Thicke hosted the Crystal Light National Aerobic Championship from 1987 to 1988. In 1988, he hosted the Miss USA Pageant in El Paso, replacing Bob Barker, he replaced Barker again as host of the 1988 Miss Universe Pageant in Taiwan. Thicke was replaced by Dick Clark as host of the 1989 Miss USA Pageant in Mobile, Alabama and by John Forsythe as host of the 1989 Miss Universe Pageant in Cancún, Mexico. Thicke continued hosting a wide range of variety TV events. In 1989 he co-hosted with SCTV alumnus Andrea Martin the TV special Opening of SkyDome in Toronto, which aired across Canada on the CBC. In 2004, he hosted the Miss Universe Canada Pageant in Ontario. In 1992, Thicke appeared as himself in the pilot episode of the sitcom Hangin' with Mr. Cooper, he appeared in the end-credits scene, alongside series star Mark Curry, humorously referencing the pilot episode being filmed on the same set used as the Seavers' home on Growing Pains. Thicke appeared on the American television series Hope & Gloria, which ran for 35 episodes.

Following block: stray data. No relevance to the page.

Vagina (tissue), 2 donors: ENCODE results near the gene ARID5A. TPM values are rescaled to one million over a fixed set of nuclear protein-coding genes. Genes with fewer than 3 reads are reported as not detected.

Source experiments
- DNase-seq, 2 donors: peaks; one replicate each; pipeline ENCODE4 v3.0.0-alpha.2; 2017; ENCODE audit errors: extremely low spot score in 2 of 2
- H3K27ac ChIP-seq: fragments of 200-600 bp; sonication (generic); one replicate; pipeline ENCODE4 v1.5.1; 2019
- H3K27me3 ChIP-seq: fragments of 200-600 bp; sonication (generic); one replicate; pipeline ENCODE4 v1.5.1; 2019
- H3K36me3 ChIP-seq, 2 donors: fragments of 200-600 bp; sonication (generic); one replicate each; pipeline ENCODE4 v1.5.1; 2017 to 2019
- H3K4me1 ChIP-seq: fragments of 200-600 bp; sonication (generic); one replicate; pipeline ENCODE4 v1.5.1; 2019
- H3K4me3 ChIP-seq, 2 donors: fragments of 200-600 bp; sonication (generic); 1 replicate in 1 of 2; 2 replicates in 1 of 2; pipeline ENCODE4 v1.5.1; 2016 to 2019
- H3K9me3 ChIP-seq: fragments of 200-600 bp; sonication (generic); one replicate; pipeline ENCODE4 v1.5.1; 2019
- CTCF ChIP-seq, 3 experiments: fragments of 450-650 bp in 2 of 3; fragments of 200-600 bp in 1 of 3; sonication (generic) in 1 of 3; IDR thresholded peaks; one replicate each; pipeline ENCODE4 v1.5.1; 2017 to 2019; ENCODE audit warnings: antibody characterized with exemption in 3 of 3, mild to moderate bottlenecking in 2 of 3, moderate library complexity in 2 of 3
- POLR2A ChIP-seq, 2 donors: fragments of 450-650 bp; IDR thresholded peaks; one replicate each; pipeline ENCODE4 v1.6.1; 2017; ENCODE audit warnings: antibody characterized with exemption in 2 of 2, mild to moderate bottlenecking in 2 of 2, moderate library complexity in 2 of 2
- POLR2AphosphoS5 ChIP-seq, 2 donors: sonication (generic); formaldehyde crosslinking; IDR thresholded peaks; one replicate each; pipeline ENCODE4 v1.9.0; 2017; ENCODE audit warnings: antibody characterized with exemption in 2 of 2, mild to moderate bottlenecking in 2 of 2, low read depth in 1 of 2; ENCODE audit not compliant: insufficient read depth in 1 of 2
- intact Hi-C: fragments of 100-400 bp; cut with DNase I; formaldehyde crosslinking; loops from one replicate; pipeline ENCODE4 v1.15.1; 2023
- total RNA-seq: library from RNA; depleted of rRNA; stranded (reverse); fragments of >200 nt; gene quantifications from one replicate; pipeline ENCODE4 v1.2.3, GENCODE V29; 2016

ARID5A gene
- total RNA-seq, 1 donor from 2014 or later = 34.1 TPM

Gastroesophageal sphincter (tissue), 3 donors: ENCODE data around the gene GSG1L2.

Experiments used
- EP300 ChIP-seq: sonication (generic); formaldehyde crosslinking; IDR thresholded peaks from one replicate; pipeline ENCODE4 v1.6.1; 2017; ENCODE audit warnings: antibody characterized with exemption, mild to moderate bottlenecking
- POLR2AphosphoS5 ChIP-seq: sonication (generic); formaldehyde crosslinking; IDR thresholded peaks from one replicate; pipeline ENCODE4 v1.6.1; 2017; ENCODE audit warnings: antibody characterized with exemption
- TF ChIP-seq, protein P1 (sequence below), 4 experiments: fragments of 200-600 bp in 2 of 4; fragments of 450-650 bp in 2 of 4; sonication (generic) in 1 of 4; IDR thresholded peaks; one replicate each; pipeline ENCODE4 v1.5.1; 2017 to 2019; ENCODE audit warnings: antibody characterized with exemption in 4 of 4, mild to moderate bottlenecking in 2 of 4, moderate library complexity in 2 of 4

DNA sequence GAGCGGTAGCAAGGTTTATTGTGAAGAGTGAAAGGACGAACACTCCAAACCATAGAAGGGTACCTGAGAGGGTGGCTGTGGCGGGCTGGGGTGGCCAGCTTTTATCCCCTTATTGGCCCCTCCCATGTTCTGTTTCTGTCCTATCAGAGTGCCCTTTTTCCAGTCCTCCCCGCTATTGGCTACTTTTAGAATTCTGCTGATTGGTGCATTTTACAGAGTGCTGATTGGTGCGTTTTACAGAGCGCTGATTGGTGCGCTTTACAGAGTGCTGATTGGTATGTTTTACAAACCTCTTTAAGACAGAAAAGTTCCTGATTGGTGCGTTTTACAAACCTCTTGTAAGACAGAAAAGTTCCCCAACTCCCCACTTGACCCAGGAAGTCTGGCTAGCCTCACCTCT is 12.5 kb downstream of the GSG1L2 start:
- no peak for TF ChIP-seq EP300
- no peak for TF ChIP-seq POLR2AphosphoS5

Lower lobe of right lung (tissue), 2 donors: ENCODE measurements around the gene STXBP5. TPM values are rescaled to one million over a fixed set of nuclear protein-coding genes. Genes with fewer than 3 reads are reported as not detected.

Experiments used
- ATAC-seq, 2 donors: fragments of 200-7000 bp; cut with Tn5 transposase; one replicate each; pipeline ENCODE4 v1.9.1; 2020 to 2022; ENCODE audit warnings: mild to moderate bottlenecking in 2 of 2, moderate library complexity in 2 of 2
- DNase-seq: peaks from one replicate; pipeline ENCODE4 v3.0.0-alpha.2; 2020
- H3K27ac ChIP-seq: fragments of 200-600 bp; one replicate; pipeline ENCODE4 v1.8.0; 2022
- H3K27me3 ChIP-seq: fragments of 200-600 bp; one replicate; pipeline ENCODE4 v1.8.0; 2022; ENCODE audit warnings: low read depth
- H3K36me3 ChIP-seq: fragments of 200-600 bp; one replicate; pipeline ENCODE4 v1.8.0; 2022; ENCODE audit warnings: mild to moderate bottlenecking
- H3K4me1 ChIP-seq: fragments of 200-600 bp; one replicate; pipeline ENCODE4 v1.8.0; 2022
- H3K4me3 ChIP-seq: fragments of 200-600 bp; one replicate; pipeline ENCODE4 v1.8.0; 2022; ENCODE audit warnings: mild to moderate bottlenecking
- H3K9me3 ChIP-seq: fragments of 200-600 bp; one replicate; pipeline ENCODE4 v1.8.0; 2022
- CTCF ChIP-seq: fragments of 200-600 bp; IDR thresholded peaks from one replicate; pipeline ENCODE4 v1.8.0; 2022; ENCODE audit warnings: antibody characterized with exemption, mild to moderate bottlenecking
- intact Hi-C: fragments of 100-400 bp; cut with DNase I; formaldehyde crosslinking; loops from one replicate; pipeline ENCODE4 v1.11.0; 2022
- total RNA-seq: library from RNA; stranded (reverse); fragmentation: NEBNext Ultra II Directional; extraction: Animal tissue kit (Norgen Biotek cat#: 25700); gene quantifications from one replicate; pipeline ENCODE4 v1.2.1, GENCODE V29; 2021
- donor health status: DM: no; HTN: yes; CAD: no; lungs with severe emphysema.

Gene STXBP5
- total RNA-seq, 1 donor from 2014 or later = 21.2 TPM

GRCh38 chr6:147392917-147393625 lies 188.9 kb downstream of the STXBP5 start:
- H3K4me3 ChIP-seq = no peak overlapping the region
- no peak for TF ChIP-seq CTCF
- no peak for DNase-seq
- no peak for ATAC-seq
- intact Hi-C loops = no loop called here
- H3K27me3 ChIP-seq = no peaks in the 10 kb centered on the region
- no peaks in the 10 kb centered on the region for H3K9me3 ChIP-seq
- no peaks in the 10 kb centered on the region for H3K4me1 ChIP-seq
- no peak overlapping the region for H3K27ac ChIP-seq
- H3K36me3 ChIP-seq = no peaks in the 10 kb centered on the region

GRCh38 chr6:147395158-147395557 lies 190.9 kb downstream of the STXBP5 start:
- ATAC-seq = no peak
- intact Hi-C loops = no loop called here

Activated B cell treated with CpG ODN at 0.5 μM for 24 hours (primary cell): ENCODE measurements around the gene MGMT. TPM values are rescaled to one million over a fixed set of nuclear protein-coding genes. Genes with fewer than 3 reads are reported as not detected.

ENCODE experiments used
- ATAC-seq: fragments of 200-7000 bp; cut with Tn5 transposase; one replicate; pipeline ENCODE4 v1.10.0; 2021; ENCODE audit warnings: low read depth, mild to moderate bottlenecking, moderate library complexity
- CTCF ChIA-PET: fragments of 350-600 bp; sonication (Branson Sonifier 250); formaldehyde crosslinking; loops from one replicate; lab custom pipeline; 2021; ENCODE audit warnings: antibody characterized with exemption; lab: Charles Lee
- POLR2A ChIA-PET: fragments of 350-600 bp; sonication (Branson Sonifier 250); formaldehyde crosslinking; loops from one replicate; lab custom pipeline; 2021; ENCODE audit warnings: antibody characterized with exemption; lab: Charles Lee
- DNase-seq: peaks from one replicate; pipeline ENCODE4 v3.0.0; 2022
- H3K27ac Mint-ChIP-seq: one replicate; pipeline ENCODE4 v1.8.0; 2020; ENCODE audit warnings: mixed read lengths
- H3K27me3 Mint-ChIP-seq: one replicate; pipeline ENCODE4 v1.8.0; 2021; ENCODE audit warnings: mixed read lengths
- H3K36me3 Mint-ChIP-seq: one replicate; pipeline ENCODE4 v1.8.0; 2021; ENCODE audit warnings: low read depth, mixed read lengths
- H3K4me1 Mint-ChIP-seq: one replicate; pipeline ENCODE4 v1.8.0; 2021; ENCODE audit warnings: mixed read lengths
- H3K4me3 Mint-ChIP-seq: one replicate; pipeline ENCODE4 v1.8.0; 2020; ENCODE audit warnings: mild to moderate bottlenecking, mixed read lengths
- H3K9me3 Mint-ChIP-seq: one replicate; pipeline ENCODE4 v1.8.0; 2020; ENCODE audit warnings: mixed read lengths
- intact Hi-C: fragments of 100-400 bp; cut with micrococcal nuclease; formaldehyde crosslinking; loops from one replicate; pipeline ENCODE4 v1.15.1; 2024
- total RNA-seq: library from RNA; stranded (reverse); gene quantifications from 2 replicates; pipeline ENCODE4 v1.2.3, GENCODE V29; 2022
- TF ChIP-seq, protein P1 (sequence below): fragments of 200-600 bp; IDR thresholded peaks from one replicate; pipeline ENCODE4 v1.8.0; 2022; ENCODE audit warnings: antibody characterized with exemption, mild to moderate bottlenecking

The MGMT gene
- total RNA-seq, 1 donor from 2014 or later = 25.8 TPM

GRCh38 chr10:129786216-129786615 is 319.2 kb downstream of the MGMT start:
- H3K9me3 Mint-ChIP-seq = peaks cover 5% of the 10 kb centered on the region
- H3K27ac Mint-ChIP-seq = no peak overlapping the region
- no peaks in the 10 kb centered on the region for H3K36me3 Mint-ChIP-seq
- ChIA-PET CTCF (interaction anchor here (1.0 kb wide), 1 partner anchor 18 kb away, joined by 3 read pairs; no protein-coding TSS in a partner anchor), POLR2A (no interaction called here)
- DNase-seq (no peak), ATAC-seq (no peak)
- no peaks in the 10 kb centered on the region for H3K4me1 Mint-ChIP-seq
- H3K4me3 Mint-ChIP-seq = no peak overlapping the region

He played a lead role in the Not Quite Human trilogy of made-for-TV movies. In April 2006, he hosted Celebrity Cooking Showdown on NBC, in which celebrities were teamed with famous chefs in a cooking competition. In August 2006 and 2007, Thicke made a few appearances as talk show host Rich Ginger on The Bold and the Beautiful. Thicke makes a cameo appearance in the 2007 movie Alpha Dog as the father of the lead character's girlfriend. In 2008, Thicke appeared in a major supporting role as Jim Jarlewski in the television series adaptation of Douglas Coupland's jPod; that same year, he had a cameo appearance in the How I Met Your Mother episode "Sandcastles in the Sand" as the dad in Robin Scherbatsky's second "Robin Sparkles" music video. He guest starred as himself in the episodes "The Rough Patch", "Glitter", "P. S. I Love You", "The Rehearsal Dinner". In February 2009, Thicke made a guest appearance on Adult Swim's Tim and Eric Awesome Show, Great Job. In the same month, he made a guest appearance on the web series Star-ving.